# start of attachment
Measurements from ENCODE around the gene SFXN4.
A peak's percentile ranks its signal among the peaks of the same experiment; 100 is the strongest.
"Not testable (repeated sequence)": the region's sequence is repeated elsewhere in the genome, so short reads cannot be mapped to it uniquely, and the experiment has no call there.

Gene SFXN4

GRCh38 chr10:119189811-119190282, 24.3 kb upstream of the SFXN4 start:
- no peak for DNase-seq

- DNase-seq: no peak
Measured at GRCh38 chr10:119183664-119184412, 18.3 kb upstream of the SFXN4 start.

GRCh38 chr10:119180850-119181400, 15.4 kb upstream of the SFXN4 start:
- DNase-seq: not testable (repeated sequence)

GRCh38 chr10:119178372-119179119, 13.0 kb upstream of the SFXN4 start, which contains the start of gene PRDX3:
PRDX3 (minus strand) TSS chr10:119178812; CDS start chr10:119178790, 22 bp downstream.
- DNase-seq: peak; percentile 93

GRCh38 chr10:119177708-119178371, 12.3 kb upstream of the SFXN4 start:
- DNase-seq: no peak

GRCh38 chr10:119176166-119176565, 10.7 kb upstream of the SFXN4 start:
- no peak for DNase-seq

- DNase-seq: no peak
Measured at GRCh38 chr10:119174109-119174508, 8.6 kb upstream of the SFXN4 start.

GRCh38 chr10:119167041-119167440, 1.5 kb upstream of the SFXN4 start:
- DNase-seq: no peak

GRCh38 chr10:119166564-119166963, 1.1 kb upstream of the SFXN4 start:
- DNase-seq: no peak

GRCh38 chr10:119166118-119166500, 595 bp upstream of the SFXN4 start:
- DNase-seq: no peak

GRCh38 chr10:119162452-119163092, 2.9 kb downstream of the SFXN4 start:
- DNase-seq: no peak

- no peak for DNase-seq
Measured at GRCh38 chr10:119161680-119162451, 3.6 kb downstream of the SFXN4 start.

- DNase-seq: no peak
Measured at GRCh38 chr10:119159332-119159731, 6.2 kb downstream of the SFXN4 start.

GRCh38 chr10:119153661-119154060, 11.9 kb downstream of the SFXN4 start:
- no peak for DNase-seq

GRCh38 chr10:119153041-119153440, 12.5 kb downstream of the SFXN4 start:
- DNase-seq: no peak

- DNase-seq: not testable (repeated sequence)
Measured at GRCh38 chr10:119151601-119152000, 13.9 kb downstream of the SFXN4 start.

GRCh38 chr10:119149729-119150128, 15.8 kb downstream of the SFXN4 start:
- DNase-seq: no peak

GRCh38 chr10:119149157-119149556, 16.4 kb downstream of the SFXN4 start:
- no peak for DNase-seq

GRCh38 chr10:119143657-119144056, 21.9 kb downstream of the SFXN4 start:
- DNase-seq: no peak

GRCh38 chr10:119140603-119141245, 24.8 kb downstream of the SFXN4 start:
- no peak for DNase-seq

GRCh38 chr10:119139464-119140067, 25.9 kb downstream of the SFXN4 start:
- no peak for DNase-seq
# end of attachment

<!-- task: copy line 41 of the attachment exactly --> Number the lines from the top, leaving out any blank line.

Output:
- no peak for DNase-seq